Archive for the ‘hack’ Category

ST Professional Plumbing And Heating responds to security concern with “blah blah”.

February 12, 2015

(See attached image)
Suppose you are concerned about your fancy internet-connected home appliance. You might have seen that film in 1995 called “Hackers”. Therefore, you voice your concerns to the supplier. If your supplier was a professional, the supplier might say that every precaution is taken to reduce and mitigate the risks. The supplier might even say there is a report available from an independent tester which shows the security of the system.

On the other hand, I present the example shown here where the supplier (that’s ST Professional Plumbing And Heating of Flookburgh, Cumbria) say “blah blah” to your concerns. They seem to think that you must ‘take their word for it’ in their arrogance. I wonder if they are suggesting that the average man on Clapham Common is unable to understand and consider the risks.

I will not be employing them, ever. I ask you to consider the nature of the company you are considering employing in the future. It’s not national security at risk. It’s your personal security, and when you are in your own home it is your castle. I believe that when you are in your own home, you need to put the security of your family and yourself first.

As a side-note, I would expect that the people in charge of national security have probably got it sussed by now.

2015027_ST_Professional_Plumbing_And_Heating_responds_to_security questions_and_fails


Converting fonts to paths in Ghostscript

June 1, 2014

This entry is mostly for my convenience, to make it easier to find in the future.


If you just want a one-off conversion at the command line:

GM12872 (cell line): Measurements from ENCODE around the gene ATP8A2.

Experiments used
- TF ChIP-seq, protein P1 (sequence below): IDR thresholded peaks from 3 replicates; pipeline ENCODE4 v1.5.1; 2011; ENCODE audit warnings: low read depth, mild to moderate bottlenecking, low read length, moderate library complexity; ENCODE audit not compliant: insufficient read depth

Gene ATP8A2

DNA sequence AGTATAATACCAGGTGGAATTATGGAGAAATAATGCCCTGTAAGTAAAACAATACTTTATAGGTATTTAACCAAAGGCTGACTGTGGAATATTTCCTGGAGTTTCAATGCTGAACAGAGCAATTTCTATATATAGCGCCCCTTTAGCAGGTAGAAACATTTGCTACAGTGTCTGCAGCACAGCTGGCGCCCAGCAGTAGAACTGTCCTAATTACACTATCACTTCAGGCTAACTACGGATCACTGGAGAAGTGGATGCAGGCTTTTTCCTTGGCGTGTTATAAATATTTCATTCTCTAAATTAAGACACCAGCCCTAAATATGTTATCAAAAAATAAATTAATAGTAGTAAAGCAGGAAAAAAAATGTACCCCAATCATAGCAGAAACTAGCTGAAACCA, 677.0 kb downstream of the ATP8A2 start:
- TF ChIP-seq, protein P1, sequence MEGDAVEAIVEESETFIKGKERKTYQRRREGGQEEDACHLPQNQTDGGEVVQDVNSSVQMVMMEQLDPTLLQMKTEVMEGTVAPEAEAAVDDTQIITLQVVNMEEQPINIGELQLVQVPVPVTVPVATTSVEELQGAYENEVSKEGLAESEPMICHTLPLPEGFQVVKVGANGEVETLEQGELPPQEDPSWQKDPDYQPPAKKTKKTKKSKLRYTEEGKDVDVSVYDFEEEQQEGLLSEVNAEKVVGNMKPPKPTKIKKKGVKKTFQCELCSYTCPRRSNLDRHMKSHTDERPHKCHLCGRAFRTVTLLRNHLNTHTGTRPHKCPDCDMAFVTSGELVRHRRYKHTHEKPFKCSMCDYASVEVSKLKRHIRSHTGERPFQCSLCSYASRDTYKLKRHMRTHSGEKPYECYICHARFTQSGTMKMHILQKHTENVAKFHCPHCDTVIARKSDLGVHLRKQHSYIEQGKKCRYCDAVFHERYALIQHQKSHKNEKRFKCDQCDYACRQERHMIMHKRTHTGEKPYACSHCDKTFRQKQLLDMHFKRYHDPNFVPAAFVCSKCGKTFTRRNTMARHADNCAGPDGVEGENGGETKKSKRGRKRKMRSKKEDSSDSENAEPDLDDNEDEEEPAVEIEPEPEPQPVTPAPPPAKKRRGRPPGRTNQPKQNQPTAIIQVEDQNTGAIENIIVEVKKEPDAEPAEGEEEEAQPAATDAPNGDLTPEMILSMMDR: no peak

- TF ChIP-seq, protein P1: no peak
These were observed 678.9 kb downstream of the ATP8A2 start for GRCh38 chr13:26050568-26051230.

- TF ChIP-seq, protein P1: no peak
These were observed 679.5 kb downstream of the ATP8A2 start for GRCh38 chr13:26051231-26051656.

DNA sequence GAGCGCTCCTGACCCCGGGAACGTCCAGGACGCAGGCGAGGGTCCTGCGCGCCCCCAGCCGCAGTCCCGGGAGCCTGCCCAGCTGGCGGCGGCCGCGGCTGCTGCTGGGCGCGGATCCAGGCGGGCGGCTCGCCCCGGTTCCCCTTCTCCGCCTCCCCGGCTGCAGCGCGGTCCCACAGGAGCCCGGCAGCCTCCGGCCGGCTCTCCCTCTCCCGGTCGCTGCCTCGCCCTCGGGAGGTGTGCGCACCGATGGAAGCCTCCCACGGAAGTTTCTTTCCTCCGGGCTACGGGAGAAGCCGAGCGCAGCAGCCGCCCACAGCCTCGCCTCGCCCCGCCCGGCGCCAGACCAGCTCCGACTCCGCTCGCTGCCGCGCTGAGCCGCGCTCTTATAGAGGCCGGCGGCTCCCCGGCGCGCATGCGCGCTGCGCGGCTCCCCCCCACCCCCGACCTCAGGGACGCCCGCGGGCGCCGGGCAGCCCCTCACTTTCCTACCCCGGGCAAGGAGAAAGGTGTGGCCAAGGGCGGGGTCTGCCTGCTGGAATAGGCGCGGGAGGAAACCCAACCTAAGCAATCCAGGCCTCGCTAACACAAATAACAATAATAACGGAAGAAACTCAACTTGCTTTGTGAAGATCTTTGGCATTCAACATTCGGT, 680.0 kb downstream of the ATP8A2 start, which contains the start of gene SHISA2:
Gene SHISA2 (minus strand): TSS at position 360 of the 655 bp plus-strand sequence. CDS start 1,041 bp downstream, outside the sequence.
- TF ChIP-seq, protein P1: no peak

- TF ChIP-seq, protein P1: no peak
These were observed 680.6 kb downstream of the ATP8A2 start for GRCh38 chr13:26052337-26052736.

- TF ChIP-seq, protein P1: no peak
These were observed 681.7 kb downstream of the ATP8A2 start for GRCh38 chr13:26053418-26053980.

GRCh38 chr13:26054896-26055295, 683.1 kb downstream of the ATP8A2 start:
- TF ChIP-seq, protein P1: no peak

gs -sDEVICE=pswrite -dNOCACHE -sOutputFile=”” -q -dbatch -dNOPAUSE -dQUIET “” -c quit

Backlight replacement of the LG Flatron 194WS monitor.

March 20, 2013

This all started when the backlight would only stay lit for about one second. At first I thought it might be due to a power supply issue. There is previous history on this subject, because there are a few monitors built around the same internal hardware. I followed the instructions there (thank you Corporate Computer) and replaced those six capacitors.

I still had a faulty backlight. For reference, the power board has the following part number EAX35159301/7, and is auto-ranging in its input supply (100-240VAC, 50/60Hz). It has a revision date of 2007-02-26.

So the next thing is the CCFL backlight tubes, so I stripped those out from the panel assembly. The ends showed significant blackening, so perhaps the power supply was responding to an over-current condition on the CCFL by shutting down. Sadly, ebay and google could not find me a cost-effective set of replacement tubes. Also, some six years after the unit was made, LED backlighting has made CCFL backlighting obsolete.

While I had the panel apart, I cut some notches out of the metal surround.

So I went back to ebay and bought one metre of white SMD LED flexible tape. It cost me £1.49, and that included postage to the UK.